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A day at the movies (March 21, 2007)

I have this agree­ment with Rosar­i­o: we will go to the movies to­geth­er. But not, un­der any cir­cun­stances, to see some­thing like Crank.

So, on wednes­days (cheap tick­et­s, yipee!) if I am down­town, I will go see that kind of things.

Two weeks ago, it was Rocky Bal­boa. Yes­ter­day it was Crank.

Crank

This is a spe­cial movie. It may seem on the sur­face to be an or­di­nary brain­less ac­tion/vi­o­lence/­sex spec­ta­cle, the kind many take for grant­ed nowa­days. How­ev­er, there are some things noone thinks about when watch­ing it.

When I was a kid, this movie's cin­e­matog­ra­phy would have been im­pos­si­ble. It shows how ac­tion films made 20 (maybe 10) years ago look cheap to­day, be­cause tech­ni­cal ad­vance has been mas­sive.

The script may be dum­b, and med­i­cal­ly in­com­pre­hen­si­ble (like the al­ter­na­tive us­es of ephedrine and ep­i­neph­rine for the same thing. They are not.), but you know what? It's an ex­cuse to have a guy that can't stop. The movie is about a bad guy that can't stop, not about "Haitian hard­core shit. Made of plant shit, man!". Come on, is ra­dioac­tive spi­der bite any bet­ter? Or brain cloud in Joe ver­sus the Vol­cano any bet­ter? (Ok, bad ex­am­ple there).

No one com­plains that Spidey makes no sense. Or that Kong is too large. And that's OK. Then why is the idea of a guy that needs con­stant adren­a­line stupid?

I think that this movie is seen as stupid speaks more about how many things we have al­ready seen. This is not even the first movie about a poi­soned char­ac­ter guar­an­teed to die look­ing for re­venge I saw (That would be D.O.A. which is ac­tu­al­ly a pret­ty de­cent movie).

Look at ac­tion movies like Die Hard. Is it any less stupid? Maybe (and maybe not). But it was there first.

And at least Crank does­n't take it­self too se­ri­ous­ly.

As a bonus, it con­tains the best spo­ken-­por­trait-that-look­s-just-­like-the-guy-scene ev­er.

BTW: it's re­al­ly not a good movie.

Rocky Bal­boa

Warn­ing: this be­low is a lit­tle per­son­al, ram­bling, and prob­a­bly not a movie re­view.

You can make a case for this ac­tu­al­ly be­ing a good movie. It may not get all the way there, but it's a de­cent job, done by com­pe­tent crafts­men. You have to con­sid­er the movie as part of a larg­er thing, the sports movie genre. In par­tic­u­lar, the box­ing movie.

Ev­ery­one has seen them ... Un­der­dog ... Long Odds ... Train­ing Mon­tage ... Fi­nal Fight .. Last Round ... it's al­most like the con­ven­tions lie be­sides con­ven­tion­al nar­ra­tive, just a se­ries of clich­es wait­ing for you, com­ing at you like a riv­er. You can hear the up­per case ini­tials like waves ham­mer­ing at your tem­ples.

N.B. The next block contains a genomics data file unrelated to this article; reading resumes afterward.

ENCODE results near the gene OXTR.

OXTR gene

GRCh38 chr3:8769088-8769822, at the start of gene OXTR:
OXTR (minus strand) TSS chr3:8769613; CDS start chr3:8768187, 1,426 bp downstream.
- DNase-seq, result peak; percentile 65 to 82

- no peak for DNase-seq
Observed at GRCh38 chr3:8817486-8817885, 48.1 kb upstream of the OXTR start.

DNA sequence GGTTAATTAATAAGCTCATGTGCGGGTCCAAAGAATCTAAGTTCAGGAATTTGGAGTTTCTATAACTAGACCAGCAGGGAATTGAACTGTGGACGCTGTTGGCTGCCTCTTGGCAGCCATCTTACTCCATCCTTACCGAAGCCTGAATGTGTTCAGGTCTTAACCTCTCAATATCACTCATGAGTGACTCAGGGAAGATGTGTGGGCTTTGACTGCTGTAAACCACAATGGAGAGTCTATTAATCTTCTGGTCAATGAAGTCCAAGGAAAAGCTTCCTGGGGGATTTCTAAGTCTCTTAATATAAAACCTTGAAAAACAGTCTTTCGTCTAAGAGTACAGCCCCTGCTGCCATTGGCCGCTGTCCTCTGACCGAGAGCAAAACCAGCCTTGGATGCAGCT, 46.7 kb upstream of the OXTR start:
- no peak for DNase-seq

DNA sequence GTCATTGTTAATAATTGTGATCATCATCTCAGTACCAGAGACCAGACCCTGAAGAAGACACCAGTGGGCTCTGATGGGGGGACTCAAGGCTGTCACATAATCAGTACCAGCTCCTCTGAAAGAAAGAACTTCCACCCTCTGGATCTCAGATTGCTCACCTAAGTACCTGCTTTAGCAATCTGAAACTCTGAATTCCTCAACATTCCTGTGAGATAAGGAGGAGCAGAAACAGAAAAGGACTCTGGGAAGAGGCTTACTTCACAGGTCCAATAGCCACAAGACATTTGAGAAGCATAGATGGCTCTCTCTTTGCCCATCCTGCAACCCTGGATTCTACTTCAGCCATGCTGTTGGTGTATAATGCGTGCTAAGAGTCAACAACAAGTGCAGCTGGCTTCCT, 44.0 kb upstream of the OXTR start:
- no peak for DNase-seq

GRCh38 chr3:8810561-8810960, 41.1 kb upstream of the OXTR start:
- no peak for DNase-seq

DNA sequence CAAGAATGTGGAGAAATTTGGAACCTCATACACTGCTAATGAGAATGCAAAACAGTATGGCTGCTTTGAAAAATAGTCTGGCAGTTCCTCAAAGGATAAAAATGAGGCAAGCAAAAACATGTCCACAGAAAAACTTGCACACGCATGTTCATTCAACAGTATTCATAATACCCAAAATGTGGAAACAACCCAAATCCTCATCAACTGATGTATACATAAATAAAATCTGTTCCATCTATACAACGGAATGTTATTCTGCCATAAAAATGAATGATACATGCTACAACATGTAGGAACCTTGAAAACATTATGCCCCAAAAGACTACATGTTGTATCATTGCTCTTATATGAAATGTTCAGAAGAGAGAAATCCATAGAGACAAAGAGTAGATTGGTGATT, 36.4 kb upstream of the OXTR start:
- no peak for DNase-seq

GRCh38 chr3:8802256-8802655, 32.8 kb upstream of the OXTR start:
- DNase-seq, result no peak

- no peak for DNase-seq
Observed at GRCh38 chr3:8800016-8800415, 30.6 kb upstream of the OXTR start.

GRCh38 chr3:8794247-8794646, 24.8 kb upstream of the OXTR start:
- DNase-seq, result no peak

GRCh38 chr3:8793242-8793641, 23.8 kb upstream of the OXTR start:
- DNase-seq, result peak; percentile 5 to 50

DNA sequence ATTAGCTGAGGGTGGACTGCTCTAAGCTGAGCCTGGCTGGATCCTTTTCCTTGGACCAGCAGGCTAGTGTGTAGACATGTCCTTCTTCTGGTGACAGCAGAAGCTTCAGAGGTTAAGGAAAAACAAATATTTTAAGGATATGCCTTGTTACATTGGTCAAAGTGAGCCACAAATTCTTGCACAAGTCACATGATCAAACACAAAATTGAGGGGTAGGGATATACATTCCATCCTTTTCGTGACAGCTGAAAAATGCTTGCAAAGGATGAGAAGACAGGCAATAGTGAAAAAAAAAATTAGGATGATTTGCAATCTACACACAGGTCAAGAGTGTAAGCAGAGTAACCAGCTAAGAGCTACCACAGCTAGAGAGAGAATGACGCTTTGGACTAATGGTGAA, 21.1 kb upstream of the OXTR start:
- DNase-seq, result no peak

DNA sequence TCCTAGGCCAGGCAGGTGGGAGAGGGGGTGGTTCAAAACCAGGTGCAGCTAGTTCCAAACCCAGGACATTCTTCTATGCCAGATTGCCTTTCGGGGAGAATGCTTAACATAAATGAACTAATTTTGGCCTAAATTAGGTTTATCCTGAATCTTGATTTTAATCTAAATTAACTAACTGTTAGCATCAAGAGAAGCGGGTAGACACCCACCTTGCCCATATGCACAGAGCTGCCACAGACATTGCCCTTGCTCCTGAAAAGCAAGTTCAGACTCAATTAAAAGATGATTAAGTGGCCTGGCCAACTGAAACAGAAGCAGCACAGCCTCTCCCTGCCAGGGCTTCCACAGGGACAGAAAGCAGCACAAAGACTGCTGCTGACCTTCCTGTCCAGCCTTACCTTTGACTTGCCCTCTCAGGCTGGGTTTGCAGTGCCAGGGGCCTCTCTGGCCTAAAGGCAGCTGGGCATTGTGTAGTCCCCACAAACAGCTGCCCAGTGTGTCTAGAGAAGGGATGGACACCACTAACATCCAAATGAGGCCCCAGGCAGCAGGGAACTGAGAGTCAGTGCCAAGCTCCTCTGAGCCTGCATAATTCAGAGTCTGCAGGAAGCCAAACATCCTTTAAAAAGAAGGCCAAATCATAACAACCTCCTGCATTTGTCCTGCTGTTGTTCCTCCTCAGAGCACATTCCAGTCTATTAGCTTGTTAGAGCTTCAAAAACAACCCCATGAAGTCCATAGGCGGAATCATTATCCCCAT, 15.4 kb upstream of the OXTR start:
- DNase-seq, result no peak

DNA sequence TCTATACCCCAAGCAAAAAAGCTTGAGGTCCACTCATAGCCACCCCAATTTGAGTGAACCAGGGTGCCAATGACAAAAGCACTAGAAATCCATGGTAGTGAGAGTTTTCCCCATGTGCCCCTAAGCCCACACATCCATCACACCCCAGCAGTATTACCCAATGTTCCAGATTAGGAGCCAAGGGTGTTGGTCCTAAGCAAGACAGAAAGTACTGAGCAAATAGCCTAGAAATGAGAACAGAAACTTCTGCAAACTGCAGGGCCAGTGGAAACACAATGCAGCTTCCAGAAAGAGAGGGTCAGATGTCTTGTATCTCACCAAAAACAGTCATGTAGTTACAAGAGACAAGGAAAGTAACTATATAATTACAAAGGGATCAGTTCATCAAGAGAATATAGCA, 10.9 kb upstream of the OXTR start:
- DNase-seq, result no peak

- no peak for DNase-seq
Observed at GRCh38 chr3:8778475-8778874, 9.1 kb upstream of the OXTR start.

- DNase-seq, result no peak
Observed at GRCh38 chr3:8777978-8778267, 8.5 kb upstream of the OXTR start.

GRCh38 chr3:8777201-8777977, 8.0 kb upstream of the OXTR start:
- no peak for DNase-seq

But I have many soft spot­s. And one of them is for box­ing, and it's for pure­ly per­son­al, sub­jec­tive, un­de­fen­si­ble rea­son­s.

My dad had a stroke many years ago. He was al­ways a dry man. Af­fec­tion with him was not ex­act­ly a sim­ple mat­ter. We had very lit­tle in com­mon.

But on late fri­day nights we would watch the fight­s. We would talk about them, he with the dif­fi­cul­ty of not be­ing used to talk to me, lat­er that of the hemi­plegic, me with the dif­fi­cul­ty of talk­ing to him.

Af­ter a while, I start­ed liv­ing alone, but kept watch­ing the fight­s, and when I vis­it­ed him, we would do it to­geth­er. Un­til Ben­n-M­c­Clel­lan, which cured me from any en­joy­ment of box­ing I ev­er had.

But I can still ap­pre­ci­ate ex­act­ly how hard box­ing is. Any sport at a high lev­el re­quires skills I don't have, and is hard. Now think about prac­tic­ing a sport (Any sport. Fig­ure skat­ing, if you will!) while an­oth­er guy, just as strong and quick as you is try­ing to beat the crap out of you. That's box­ing. You are not go­ing to con­vince me there is any­thing hard­er in sports (ex­cept maybe some oth­er com­bat sport).

And Rocky Bal­boa is a tale about a guy whose heart is so bro­ken he can on­ly think about that skill he used to have, and he gets a mirac­u­lous chance at do­ing that again, and it's a god­damn fairy tale, and noth­ing else, but I know how the eyes of a guy who would die, who would kill for a chance at do­ing some­thing he can't pos­si­bly do look like.

And that kills me. And this movie killed me. And I got shiv­ers at the end. And I am a goof­bal­l.

Chris Parker / 2007-03-23 00:01:

I enjoyed what you wrote about boxing. What you said is very true of boxing - two people who have trained all of their lives stepping into a ring to challenge each other goes beyond the violence. Something about a good fight is very beautiful in its own way.

phone number lookup / 2011-12-03 22:40:

this is really interesting viewpoint on the subject i might add

employment background check / 2011-12-27 23:33:


Well, the write-up is truly the freshest on this laudable topic. 


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